Delta variant could mean more cash for companies that flourished in lockdown
Consumer spending numbers came out Friday morning and showed a slowdown in growth — increasing .3% in July compared to more than 1% in June.
That may have something to do with another consumer sentiment. That number, tabulated by the University of Michigan every month, fell to a near-decade low because of the delta variant, which has dashed people’s hopes that the end of this pandemic is near.
What do those numbers tell us about the economic outlook for those businesses that have flourished in the pandemic and those that haven’t?
For a glorious few months, Sarah Garlitz in Pennsylvania felt like she could breathe easy.
“I would go into stores without masks and I would even let my son do it. But that has definitely backtracked in the past couple weeks,” Garlitz said.
Worried about the delta variant, she cancelled a road trip she planned with her father, is working from home more often and is doing early morning grocery shopping again.
“I’ve, like, turned into my mother,” she said. “I’m waiting in the parking lot, and I go in as soon as it opens.”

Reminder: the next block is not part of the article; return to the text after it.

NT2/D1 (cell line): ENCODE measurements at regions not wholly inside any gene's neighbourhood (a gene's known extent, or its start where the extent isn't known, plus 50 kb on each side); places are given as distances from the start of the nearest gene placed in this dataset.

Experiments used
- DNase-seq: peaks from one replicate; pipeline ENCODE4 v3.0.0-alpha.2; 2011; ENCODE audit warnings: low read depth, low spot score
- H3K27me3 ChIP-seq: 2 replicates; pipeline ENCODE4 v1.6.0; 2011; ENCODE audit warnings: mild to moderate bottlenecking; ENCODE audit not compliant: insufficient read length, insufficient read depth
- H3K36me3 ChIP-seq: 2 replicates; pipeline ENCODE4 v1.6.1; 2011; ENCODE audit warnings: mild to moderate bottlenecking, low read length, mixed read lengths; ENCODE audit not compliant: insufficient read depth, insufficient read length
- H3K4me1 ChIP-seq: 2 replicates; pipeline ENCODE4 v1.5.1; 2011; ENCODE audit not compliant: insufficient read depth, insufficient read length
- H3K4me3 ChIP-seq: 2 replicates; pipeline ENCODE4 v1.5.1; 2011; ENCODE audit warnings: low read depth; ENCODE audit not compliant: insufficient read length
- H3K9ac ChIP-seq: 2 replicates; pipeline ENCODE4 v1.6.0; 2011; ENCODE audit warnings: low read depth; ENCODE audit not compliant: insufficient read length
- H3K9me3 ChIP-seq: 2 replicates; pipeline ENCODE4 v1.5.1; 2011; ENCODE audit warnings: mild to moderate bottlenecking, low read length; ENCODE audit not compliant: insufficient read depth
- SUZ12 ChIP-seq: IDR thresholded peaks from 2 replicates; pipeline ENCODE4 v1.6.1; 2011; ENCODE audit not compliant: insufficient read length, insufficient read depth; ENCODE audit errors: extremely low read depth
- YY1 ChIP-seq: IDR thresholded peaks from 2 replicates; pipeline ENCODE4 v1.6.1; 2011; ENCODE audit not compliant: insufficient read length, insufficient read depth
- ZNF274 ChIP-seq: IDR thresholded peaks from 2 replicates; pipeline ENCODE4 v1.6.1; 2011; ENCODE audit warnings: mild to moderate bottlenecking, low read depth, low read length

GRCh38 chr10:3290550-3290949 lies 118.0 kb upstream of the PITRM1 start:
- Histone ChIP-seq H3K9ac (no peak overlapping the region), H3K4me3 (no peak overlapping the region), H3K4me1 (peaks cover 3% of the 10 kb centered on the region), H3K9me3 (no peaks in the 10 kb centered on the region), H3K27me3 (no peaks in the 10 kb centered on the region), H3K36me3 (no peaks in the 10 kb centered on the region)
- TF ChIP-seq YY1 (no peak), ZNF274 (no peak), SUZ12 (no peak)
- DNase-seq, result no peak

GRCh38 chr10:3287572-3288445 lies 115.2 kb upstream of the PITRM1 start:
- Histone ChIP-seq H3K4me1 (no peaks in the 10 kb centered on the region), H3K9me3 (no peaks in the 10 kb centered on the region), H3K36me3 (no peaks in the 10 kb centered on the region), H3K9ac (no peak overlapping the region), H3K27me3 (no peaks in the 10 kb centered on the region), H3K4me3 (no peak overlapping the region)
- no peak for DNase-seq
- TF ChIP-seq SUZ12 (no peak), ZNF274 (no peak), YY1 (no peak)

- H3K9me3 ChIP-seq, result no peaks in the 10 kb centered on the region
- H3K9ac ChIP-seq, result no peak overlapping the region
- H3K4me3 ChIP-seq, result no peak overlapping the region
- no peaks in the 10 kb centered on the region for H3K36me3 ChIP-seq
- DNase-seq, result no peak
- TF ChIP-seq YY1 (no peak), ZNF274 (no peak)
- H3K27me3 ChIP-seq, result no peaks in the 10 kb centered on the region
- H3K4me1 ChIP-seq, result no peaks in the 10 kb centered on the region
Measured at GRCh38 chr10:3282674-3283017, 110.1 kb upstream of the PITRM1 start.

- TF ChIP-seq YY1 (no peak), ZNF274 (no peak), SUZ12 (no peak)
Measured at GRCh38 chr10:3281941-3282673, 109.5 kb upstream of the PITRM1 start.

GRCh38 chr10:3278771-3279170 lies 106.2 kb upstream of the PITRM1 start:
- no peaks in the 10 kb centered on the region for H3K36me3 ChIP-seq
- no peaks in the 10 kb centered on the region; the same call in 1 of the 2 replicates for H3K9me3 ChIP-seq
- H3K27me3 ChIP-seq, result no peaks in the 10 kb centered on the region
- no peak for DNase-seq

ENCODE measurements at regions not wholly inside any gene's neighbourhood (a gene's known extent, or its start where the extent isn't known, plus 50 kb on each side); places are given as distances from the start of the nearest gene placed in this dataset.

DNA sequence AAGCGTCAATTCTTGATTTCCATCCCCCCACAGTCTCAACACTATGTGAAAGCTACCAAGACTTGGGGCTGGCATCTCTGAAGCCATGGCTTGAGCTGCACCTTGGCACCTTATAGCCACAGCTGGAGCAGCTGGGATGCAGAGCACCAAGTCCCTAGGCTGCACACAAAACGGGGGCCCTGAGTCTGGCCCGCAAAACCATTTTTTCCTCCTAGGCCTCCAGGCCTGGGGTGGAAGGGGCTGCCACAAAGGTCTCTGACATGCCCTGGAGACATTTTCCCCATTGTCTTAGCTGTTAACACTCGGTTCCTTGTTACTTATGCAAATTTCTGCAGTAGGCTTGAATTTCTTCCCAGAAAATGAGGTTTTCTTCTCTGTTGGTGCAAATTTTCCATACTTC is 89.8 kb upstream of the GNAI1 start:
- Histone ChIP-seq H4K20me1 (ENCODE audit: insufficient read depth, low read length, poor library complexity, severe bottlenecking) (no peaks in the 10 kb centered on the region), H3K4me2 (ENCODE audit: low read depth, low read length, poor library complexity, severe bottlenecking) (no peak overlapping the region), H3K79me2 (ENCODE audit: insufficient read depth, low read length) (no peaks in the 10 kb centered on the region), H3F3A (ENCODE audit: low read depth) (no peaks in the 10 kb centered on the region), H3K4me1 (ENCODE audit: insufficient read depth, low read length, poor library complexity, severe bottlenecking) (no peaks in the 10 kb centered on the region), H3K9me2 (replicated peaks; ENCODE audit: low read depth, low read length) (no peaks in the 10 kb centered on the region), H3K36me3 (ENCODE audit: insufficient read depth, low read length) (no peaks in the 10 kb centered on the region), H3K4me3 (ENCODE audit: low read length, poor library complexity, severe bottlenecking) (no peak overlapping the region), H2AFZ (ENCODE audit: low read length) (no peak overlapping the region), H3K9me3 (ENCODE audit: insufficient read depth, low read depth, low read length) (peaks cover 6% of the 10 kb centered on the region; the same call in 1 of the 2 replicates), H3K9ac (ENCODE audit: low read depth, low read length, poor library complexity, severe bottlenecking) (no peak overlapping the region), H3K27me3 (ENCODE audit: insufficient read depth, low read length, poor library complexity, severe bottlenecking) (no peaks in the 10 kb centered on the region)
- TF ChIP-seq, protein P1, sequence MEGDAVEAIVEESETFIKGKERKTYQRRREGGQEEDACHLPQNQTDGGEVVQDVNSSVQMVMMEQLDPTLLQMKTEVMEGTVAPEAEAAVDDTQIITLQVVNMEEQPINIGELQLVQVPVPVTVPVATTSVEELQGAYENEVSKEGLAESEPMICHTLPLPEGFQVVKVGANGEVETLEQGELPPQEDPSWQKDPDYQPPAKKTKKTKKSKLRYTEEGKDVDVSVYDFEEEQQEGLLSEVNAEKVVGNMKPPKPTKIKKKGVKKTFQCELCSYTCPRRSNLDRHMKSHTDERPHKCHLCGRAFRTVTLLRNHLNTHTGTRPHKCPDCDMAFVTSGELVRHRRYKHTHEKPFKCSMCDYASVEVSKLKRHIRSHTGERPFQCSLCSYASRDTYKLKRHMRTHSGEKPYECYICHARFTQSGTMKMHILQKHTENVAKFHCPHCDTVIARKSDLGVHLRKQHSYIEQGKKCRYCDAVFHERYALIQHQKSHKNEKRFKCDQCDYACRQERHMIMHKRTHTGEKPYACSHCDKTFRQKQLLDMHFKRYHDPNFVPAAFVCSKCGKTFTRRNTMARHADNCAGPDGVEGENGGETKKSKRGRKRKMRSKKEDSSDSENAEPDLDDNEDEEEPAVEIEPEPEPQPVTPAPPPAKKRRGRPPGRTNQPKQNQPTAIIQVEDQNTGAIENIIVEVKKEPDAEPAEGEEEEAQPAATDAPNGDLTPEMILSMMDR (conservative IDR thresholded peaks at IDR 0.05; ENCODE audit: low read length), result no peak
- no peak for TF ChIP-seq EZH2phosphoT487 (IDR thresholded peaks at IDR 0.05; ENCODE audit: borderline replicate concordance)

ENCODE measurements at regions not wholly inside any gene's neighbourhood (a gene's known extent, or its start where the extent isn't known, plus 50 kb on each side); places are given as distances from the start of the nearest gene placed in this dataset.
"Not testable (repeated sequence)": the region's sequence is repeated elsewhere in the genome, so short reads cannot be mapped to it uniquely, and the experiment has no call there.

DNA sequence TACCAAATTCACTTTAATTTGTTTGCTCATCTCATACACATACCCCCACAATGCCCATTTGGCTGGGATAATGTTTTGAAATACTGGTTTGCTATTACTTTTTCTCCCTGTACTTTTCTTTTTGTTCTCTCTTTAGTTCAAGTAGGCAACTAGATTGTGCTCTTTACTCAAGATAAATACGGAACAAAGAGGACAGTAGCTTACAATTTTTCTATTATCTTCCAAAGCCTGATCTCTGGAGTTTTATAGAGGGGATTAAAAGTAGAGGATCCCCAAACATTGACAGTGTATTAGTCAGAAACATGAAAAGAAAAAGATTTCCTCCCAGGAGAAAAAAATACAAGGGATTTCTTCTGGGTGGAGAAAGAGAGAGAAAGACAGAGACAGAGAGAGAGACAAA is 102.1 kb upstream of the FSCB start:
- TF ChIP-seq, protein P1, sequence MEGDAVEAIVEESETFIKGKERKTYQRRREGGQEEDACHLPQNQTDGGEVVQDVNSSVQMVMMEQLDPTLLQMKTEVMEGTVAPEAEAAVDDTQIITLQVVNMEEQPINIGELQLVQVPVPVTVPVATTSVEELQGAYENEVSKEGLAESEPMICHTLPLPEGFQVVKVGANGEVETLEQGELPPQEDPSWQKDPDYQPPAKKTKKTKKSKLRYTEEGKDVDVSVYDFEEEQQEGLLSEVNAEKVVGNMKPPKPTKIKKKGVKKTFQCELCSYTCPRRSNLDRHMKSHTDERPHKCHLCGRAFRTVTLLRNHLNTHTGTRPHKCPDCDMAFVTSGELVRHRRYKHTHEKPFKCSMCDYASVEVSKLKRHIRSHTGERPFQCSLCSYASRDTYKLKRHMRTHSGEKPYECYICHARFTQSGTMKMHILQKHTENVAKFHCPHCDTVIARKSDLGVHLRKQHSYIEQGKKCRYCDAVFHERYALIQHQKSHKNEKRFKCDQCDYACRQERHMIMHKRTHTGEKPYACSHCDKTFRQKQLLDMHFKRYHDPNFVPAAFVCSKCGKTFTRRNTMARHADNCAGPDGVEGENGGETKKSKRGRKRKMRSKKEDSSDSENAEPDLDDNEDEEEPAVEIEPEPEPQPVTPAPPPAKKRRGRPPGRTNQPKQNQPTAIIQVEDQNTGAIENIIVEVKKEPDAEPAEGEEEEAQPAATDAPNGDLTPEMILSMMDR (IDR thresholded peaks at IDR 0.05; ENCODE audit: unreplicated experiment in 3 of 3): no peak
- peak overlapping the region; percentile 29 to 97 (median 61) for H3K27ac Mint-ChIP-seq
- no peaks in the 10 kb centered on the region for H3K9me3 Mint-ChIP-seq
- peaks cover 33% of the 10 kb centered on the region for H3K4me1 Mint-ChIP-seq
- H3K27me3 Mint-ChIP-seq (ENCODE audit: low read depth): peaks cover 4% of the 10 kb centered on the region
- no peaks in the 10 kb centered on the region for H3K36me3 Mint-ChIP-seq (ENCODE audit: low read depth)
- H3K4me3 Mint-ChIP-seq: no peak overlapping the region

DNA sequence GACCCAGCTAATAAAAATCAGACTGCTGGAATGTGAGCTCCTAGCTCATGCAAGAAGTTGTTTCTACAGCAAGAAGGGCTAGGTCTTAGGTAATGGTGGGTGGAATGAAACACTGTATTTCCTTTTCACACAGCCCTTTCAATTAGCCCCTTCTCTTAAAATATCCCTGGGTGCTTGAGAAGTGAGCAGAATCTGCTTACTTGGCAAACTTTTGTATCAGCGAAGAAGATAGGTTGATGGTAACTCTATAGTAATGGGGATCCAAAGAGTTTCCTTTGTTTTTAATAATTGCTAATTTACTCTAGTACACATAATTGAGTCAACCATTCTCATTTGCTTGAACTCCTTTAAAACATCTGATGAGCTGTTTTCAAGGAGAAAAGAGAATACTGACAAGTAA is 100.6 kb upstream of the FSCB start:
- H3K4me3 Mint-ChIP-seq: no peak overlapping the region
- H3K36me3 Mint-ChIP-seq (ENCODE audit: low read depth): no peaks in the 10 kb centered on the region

There’s also data to support anecdotes from people, feeling hesitant, who have canceled gym memberships and travel to work conferences.
OpenTable reservations have been declining since June. Southwest Airlines recently said bookings have dropped and cancellations have increased. And then there are those softening consumer spending numbers.
“The delta variant creates some significant risks for what happens to overall spending over the next couple of months,” said Wendy Edelberg, an economist at The Brookings Institution.
If people stay home again, demand for services could dip, she said — and demand for goods could flatten. After all, how many more home improvement projects can people really pick up?
And the fortunes of companies like Peloton, DoorDash and Netflix could rise, according to Carlos Torelli, a marketing professor at the University of Illinois at Urbana-Champaign.
“Consumption on the go, as you please, in bit — it, for a generation, is becoming more the norm. And there’s where you start seeing changes,” Torelli said.
That may give these companies a more permanent place in our everyday lives. Torelli himself is working in person, though still doing meetings on Zoom.
“I don’t have to be moving from one office to another, sometimes in different buildings. So you can pack more meetings,” he said.
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